Spencer Ralph Davies

July 17, 1922 – September 7, 2018
On the morning of September 7, 2018 at 8:04 A.M. Dad passed away peacefully surrounded with love. Dad went by many monikers… Silver, GG, GPa, Great Pompom,

Super Pompom, Grandpa, Papa Smurf, Uncle Spence, and finally his favourite…Dad.

Dad in his 96 years, & 52 days on this earth lived a very long and productive life. Raised in Prince Rupert he grew up with the freedom that small town living gives a child. Memories of going to the docks to get a bucket of Halibut cheeks ( those were thought of as discards then), chasing their goat and having to walk the goat back home through town, leaving Prince Rupert in the summer and riding the train to Saskatchewan to spend summers at the family farm, were all fond memories for him.

Once through school, Dad attended UBC with the dream of becoming an Engineer. Summers during this time were spent at Pinchie Lake working with a geologist for what was then known as Cominco. Throughout school and university Dad was a gymnast and was very talented on the rings.

War came, interrupting his education, and Dad enlisted in the Navy on the Corvette “the Dauphin”, as a radio operator, even though he never learned to swim! “If the ship goes down in the North Atlantic you don’t want to be swimming, and the kitchen comes with you” was his reasoning. During this time, he married and had two children, Eleanor and John. After the war Dad lived in Wells, B.C and worked for the Cariboo Gold Quartz Mine for a few years before coming to Trail, B.C. Dad settled his family in a house in Sunningdale that was supplied to the veterans coming home. He tried to get on at “the hill” but had trouble due to his smaller stature and weight. A company doctor helped him out with that and fudged his size a bit, so he could get hired. One of his first jobs in Cominco was to help build the Trail Arena. After that he moved into the fertilizer plant where his education was used in the assay office. From there he moved to research where he completed his working life. He was always very proud that he was retired longer than he worked, 34 years working & 36 years retired! Dad was involved with the union and at times would drive the Co-op bus. One time the brakes failed as he was driving down the hill, loaded with fellow workers. Fortunately, he was able to avoid disaster and all on board remained safe.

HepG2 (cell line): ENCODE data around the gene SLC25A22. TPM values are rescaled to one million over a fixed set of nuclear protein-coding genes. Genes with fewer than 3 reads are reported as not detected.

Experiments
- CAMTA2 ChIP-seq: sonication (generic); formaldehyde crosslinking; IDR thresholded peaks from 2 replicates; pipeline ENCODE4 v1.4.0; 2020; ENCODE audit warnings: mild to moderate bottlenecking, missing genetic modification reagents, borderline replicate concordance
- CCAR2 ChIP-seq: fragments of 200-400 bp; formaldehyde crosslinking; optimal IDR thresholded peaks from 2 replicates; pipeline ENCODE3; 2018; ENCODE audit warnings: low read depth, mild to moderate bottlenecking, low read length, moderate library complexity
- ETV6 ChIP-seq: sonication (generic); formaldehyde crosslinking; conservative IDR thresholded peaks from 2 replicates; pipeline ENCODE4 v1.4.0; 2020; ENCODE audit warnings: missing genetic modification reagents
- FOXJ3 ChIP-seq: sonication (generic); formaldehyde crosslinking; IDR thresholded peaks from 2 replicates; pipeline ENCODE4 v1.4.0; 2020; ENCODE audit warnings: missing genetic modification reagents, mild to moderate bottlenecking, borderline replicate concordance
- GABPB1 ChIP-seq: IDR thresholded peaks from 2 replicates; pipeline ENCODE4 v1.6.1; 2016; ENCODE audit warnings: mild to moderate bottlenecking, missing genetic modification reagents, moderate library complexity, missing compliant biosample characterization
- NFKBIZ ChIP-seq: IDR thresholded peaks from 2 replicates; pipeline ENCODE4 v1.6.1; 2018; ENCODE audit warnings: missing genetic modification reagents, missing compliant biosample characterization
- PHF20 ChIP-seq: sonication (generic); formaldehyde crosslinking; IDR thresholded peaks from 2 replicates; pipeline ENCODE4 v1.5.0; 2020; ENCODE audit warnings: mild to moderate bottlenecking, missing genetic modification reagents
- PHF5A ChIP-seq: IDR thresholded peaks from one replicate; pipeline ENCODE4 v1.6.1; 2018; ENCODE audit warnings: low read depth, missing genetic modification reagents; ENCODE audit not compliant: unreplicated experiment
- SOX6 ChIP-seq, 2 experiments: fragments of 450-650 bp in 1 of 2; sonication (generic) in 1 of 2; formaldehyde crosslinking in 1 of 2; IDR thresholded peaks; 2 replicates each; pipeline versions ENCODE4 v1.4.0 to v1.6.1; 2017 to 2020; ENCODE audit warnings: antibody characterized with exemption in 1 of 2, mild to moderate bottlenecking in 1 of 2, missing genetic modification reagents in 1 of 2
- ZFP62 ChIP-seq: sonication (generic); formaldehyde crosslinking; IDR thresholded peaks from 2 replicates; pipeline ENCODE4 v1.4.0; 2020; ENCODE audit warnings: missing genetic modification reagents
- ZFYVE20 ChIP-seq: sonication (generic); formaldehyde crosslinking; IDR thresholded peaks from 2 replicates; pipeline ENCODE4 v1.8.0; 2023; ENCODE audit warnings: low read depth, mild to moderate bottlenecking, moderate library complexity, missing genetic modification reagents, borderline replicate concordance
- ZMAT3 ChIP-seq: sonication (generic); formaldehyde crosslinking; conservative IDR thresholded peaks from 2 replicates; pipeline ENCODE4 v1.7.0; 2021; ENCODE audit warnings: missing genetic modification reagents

While living in Sunningdale Dad chose a lot up the top of the cut-off in what was to become Montrose. There he built his first home, hitch-hiking and at times riding a bike to get there, where he dug the basement out by hand. This he did after he got off work. Never one not to be involved, Dad was on the first council of Montrose and was the last original founding father left. He was responsible for the road planning and construction as well as other council member duties. He also helped to construct the first Montrose hall. When his marriage ended Dad purchased the lot at 365-10th Ave for a whopping $700.00. There he started construction of what was to be his home for the rest of his life. During this time, he met Helena Wilde. They married, and his family grew again with the addition of Helen’s children, Roger and Mary. Soon after, his final child Bradley was born.

He lived simply, was wise with his earnings, and would follow the stock markets faithfully. The Globe and Mail business section was read without fail.

Dad was an avid fly fisherman and would have his own statutory holiday every year known as “Flying Ant Day”. The first day of seeing a flying ant, he would get Helen to phone in sick for him and he would head over to Kootenay Lake for a day of fishing. He tied his own flies, and to watch him cast was a thing of beauty, he was a master at casting. For forty years he enjoyed having a trailer at Cummings Resort on the lake.